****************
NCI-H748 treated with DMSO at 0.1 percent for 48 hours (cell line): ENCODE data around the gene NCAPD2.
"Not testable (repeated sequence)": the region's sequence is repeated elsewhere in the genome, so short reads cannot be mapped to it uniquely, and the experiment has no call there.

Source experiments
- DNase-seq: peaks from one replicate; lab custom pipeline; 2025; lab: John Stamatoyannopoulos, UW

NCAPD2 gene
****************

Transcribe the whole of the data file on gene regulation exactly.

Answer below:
NCI-H748 treated with DMSO at 0.1 percent for 48 hours (cell line): ENCODE data around the gene NCAPD2.
"Not testable (repeated sequence)": the region's sequence is repeated elsewhere in the genome, so short reads cannot be mapped to it uniquely, and the experiment has no call there.

Source experiments
- DNase-seq: peaks from one replicate; lab custom pipeline; 2025; lab: John Stamatoyannopoulos, UW

NCAPD2 gene